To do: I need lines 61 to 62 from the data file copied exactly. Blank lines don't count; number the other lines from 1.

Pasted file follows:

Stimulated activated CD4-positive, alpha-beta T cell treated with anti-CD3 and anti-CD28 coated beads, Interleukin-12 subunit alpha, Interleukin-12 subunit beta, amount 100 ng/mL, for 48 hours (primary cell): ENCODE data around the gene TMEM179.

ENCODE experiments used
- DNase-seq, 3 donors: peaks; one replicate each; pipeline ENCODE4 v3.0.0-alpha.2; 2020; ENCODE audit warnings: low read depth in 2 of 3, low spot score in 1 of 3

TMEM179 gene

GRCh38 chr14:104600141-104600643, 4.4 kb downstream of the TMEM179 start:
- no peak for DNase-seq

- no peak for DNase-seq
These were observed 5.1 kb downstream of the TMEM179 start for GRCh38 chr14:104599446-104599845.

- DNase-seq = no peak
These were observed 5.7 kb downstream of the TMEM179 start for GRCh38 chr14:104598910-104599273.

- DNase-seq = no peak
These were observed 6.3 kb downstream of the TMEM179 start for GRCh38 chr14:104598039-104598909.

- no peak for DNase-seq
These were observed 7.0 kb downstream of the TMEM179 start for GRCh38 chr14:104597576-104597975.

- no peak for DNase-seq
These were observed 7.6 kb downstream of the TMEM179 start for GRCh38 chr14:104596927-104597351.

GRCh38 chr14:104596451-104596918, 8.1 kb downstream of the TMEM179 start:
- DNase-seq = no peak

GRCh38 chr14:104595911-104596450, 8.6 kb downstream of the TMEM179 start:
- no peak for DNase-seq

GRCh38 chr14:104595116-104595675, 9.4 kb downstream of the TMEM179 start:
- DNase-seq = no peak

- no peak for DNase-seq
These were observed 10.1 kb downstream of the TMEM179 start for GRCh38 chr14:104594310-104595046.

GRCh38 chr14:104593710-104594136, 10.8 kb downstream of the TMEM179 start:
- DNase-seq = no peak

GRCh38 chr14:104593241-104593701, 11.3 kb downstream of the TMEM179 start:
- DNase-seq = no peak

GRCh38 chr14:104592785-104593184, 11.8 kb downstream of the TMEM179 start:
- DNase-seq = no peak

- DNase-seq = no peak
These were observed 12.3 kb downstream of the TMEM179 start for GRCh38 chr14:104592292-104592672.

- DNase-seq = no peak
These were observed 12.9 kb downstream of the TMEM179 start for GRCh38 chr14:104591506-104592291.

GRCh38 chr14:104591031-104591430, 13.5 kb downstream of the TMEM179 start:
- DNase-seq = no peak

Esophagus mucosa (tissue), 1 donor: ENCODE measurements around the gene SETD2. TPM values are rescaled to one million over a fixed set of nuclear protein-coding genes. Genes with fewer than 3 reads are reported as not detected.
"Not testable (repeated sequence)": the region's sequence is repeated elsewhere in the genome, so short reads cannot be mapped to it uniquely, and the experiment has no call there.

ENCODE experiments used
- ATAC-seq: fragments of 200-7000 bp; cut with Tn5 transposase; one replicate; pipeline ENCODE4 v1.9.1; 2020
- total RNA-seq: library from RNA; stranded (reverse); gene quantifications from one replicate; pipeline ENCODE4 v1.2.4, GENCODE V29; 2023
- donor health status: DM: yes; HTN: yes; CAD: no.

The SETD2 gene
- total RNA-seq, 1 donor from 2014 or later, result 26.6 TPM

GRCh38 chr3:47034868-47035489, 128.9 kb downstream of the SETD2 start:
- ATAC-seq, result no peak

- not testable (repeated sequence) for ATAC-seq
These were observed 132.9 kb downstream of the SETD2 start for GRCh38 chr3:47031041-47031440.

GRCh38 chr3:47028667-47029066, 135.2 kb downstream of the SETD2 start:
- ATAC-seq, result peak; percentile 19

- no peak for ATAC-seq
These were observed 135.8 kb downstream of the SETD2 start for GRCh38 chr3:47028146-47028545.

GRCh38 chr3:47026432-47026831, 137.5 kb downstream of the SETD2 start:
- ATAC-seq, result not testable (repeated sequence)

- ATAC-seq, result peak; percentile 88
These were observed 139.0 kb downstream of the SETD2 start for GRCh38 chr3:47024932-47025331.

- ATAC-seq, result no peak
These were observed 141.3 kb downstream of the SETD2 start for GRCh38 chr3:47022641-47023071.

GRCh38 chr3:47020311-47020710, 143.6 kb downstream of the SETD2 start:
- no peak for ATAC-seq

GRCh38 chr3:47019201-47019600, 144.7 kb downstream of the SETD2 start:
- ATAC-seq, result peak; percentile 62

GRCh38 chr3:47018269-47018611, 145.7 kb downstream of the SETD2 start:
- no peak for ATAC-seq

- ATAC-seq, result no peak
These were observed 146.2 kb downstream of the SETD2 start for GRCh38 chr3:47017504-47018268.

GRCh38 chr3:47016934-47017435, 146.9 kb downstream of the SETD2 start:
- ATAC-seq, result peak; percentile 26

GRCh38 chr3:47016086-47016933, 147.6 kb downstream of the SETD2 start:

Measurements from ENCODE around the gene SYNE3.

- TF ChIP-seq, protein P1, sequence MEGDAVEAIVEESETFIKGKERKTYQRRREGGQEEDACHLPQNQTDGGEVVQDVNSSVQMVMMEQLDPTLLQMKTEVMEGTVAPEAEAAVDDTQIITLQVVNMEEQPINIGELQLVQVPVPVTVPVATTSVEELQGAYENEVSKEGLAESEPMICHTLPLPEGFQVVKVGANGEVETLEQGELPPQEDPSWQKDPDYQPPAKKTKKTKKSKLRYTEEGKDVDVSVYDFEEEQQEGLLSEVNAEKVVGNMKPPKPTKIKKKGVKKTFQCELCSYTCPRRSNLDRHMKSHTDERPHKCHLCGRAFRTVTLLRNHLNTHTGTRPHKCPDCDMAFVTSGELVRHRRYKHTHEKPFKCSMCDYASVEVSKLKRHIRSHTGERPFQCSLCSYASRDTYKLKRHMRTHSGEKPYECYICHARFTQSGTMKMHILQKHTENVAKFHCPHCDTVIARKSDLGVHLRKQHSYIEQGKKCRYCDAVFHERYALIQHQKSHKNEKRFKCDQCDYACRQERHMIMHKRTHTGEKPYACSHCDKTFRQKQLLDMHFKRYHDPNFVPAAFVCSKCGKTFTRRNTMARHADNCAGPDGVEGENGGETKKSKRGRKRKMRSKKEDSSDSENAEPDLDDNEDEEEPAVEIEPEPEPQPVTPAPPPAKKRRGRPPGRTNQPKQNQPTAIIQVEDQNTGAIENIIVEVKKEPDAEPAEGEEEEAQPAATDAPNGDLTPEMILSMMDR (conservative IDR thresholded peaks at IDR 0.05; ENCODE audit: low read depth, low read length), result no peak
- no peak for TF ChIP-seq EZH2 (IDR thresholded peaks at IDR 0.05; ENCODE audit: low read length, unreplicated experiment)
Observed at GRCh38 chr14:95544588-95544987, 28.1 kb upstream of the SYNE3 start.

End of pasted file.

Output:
GRCh38 chr3:47019201-47019600, 144.7 kb downstream of the SETD2 start:
- ATAC-seq, result peak; percentile 62